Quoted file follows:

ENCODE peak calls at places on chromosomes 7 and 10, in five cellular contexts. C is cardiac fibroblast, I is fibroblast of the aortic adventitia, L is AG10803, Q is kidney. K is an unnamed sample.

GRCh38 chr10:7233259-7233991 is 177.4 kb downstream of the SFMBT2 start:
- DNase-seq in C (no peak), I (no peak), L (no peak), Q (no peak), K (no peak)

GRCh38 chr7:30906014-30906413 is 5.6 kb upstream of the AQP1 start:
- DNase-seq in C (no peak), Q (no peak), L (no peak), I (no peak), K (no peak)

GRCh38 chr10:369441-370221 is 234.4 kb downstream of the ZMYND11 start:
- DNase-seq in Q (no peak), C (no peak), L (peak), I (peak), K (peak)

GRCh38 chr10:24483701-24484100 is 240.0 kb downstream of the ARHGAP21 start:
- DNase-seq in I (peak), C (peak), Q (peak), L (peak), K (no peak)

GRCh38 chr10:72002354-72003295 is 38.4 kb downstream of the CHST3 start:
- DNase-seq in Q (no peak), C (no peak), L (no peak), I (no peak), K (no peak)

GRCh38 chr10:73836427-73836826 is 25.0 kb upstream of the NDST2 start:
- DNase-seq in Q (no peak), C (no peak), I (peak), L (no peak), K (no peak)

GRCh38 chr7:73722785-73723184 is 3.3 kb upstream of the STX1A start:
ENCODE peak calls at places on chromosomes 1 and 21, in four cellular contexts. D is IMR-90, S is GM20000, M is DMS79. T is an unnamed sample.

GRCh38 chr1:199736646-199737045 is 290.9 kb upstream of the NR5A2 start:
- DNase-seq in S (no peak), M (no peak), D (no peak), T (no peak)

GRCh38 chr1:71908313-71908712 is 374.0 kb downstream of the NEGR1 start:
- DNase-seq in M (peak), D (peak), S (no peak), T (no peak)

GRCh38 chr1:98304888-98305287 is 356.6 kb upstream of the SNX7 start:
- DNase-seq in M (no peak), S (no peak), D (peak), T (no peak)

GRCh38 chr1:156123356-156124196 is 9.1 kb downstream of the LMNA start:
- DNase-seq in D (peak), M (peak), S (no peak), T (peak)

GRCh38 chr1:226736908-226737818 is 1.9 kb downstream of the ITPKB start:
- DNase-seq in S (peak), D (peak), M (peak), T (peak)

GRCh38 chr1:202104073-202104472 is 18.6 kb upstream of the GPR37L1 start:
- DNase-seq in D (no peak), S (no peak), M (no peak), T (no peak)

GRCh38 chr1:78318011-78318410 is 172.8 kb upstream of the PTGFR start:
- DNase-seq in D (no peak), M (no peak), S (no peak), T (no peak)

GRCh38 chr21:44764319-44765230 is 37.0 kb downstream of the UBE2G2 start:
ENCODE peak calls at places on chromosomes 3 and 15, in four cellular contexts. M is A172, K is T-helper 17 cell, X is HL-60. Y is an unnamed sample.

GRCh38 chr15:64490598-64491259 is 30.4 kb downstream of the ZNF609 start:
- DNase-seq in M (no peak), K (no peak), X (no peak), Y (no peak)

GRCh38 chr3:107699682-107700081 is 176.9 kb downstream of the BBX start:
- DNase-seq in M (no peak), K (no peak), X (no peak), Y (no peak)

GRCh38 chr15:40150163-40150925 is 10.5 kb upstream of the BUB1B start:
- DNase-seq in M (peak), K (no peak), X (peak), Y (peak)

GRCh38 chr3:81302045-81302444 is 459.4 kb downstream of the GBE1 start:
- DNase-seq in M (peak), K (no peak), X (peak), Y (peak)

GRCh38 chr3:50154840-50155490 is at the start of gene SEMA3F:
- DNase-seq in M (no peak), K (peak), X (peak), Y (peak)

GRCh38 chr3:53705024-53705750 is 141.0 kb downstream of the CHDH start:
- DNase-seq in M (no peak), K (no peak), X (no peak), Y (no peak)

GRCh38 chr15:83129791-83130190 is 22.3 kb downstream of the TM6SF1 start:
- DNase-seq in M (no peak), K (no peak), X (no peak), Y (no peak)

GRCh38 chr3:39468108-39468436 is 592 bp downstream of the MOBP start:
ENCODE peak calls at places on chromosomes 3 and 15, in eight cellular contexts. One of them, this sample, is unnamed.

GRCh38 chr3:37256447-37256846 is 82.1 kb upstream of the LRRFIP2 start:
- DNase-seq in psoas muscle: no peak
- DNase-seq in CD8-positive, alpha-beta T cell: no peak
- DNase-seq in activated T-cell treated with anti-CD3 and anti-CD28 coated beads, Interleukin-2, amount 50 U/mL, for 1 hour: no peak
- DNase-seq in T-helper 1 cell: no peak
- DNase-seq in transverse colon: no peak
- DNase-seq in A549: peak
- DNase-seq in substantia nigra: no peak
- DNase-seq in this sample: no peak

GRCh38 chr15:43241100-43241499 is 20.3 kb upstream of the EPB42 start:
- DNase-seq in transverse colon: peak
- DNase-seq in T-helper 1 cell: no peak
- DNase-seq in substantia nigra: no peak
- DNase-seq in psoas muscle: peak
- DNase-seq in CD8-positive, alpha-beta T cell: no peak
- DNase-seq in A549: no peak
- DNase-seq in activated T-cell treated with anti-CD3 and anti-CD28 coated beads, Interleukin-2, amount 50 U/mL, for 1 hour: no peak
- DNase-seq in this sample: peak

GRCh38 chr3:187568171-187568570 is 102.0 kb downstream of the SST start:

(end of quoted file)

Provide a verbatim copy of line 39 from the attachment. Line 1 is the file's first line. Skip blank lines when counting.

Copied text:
- DNase-seq in M (peak), K (no peak), X (peak), Y (peak)